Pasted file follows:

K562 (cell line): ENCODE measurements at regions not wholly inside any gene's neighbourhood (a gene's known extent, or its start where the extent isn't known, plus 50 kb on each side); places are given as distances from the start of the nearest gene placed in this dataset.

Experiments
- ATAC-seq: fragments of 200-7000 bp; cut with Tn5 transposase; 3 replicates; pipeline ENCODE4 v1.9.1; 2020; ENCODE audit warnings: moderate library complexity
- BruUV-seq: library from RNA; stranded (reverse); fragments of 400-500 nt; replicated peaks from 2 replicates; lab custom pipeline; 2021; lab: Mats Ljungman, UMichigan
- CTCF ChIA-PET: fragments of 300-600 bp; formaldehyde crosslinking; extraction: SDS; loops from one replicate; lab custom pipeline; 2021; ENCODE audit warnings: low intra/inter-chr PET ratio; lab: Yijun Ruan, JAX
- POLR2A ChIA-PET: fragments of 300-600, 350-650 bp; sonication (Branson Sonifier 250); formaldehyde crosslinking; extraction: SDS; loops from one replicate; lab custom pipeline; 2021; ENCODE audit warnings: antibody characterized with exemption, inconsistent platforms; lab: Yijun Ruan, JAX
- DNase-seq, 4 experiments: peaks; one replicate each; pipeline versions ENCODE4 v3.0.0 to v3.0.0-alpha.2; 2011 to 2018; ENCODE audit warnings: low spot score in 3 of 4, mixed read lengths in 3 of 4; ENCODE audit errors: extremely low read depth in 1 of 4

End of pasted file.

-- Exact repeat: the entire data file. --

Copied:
K562 (cell line): ENCODE measurements at regions not wholly inside any gene's neighbourhood (a gene's known extent, or its start where the extent isn't known, plus 50 kb on each side); places are given as distances from the start of the nearest gene placed in this dataset.

Experiments
- ATAC-seq: fragments of 200-7000 bp; cut with Tn5 transposase; 3 replicates; pipeline ENCODE4 v1.9.1; 2020; ENCODE audit warnings: moderate library complexity
- BruUV-seq: library from RNA; stranded (reverse); fragments of 400-500 nt; replicated peaks from 2 replicates; lab custom pipeline; 2021; lab: Mats Ljungman, UMichigan
- CTCF ChIA-PET: fragments of 300-600 bp; formaldehyde crosslinking; extraction: SDS; loops from one replicate; lab custom pipeline; 2021; ENCODE audit warnings: low intra/inter-chr PET ratio; lab: Yijun Ruan, JAX
- POLR2A ChIA-PET: fragments of 300-600, 350-650 bp; sonication (Branson Sonifier 250); formaldehyde crosslinking; extraction: SDS; loops from one replicate; lab custom pipeline; 2021; ENCODE audit warnings: antibody characterized with exemption, inconsistent platforms; lab: Yijun Ruan, JAX
- DNase-seq, 4 experiments: peaks; one replicate each; pipeline versions ENCODE4 v3.0.0 to v3.0.0-alpha.2; 2011 to 2018; ENCODE audit warnings: low spot score in 3 of 4, mixed read lengths in 3 of 4; ENCODE audit errors: extremely low read depth in 1 of 4